We are sorry to report Louis Muel-
ler, also Mrs. Hy. Bartling on the
sick list this week.
Gus. Hartmann was in Houston on
business, last week.
Mesdames Hy. Gebhard, Mary
Schneider and Joe Zbranek and little
daughter visited with Mr. and Mrs.
Emit Schneider and family last week.
Mr. and Mrs. Neal Henniger of
Stockdale were here Sunday, visiting
Misses Bernice Schulze and Sylvia
Mehktng of the Fayetteville high
sohool visited with their homefolks,
Mr. and Mrs. Charlie Mueller and
little daughter of Houston were here
visiting with relatives, last week.
Mr. and Mrs. Louis Bernshausen
and family visited with relatives at
Prof, and Mrs. Lewis Miller and
jjittle son visited with relatives at
Mrs. Ernst Schneider and children
visited with Mr. and Mrs. Harry
Schneider at Fayetteville one day
Mr. and Mrs. Hy. Gebhard and
family visited with Mrs. Jane Quade
and children, Tuesday. —A Reader.
“YOU’RE TELLING ME!
All this political jussy-footing on the part of candi-
dates during the pre-election period last year, all the
promises some of the “aspirants for congressional honors”
made, and all the hue and cry generally raised by the loud-
mouthed curbstone orators, dwindles to mere belching of
gas, when the reader takes the terse and straightforward
message of President Roosevelt to heart. Here is what
he said to Congress last Friday:
“The Nation is deeply gratified by the immediate
response given yesterday by the Congress to the necessity
for drastic action to restore and improve our banking sys-
tem. A like necessity exists with respect to the finances
of the Government itself, which requires equally courag-
eous, frank and prompt action.
“For three long years the Federal Government has
been on the road toward bankruptcy.
“For the fiscal year 1931 the deficit was $462,000,000.
“For the fiscal year 1932 it was $2,472,000,000.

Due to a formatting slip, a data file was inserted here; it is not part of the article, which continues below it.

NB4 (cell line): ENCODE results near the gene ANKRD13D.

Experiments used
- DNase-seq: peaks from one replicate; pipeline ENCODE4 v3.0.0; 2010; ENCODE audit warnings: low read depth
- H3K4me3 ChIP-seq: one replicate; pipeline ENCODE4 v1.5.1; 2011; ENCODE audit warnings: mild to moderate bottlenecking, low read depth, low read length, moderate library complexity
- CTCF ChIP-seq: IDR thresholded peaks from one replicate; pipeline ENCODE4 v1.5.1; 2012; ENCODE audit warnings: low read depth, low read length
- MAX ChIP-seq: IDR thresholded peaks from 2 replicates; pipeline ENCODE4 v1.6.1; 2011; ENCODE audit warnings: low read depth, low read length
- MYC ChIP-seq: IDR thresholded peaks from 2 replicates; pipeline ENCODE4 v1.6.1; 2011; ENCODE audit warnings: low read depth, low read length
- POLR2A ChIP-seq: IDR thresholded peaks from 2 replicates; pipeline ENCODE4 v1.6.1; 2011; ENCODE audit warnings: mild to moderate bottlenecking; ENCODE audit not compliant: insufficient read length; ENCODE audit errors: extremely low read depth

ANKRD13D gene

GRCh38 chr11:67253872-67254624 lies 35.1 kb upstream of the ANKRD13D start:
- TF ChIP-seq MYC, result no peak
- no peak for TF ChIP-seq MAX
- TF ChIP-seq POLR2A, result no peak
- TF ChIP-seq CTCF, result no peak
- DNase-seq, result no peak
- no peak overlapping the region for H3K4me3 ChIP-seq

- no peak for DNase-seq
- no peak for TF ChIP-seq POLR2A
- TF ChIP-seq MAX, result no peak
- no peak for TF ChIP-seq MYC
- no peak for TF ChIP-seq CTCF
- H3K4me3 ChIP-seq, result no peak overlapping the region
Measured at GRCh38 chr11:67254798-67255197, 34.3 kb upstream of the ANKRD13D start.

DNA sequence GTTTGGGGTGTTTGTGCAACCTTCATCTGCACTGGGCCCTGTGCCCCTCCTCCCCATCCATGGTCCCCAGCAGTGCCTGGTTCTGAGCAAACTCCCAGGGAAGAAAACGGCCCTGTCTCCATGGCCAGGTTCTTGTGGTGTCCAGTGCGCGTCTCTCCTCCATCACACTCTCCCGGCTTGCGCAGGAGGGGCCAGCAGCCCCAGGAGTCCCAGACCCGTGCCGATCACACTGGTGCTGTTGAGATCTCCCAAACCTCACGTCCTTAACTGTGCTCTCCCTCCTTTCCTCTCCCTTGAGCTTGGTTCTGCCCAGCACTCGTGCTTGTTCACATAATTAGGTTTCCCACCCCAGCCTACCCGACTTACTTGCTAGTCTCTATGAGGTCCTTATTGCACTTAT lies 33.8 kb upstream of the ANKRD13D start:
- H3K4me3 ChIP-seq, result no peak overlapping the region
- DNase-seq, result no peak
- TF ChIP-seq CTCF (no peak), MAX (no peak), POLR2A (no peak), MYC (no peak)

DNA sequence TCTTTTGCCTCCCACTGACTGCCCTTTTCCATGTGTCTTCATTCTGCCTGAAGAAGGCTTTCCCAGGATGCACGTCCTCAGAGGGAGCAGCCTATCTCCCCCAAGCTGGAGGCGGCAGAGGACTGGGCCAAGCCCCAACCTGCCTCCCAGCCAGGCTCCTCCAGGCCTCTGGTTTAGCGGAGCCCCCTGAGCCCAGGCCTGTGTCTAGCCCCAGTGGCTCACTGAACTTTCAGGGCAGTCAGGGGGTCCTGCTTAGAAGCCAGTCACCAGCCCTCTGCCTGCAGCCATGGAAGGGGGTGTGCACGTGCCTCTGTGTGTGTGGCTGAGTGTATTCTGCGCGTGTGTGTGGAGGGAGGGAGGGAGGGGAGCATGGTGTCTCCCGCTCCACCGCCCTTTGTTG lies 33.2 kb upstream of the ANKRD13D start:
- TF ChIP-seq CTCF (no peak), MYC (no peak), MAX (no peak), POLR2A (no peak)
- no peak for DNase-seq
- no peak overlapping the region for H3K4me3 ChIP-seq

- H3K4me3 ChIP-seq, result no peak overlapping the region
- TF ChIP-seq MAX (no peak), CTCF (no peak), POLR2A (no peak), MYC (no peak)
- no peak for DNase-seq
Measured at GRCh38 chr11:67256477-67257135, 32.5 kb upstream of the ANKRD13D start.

“For the fiscal year 193& it will probably exceed $1,-
“For the fiscal year 1934, based on the appropriation
bills passed by the last Congress and the estimated reve-
nues the deficit will probably exceed $1,000,000,000 unless
immediate action is taken.
“Thus we shall have piled up an accumulated deficit
“With the utmost seriousness I point out to the Con-
gress the profound effect of this fact upon our national
economy. It has contributed to the recent collapse of our
banking structure. It has accentuated the stagnation of
the economic life of our people. It has added to the ranks
of the unemployed. Our Government’s house is not in
order and for many reasons no effective action has been
taken to restore it to order.
“Upon the unimpaired credit of the United States
Government rest the safety of deposits, the security of
insurance policies, the activity of industrial enterprises,
the value of our agricultural products and the availability
of employment. The credit of the United States Govern-
ment definitely affects these fundamental human values.
It, therefore, becomes our first concern to make secure
the foundation. National recovery depends upon it.
“Too often in recent history liberal governments have
been wrecked on rocks of loose fiscal policy. We must
avoid this danger.
“It is too late for a leisurely approach to this prob-
lem. We must not wait to act several months hence. The
emergency is accentuated by the necessity of meeting
great refunding operations this spring.
“We must move with a direct and resolute purpose
now. The members of the Congress and I are pledged
to immediate economy.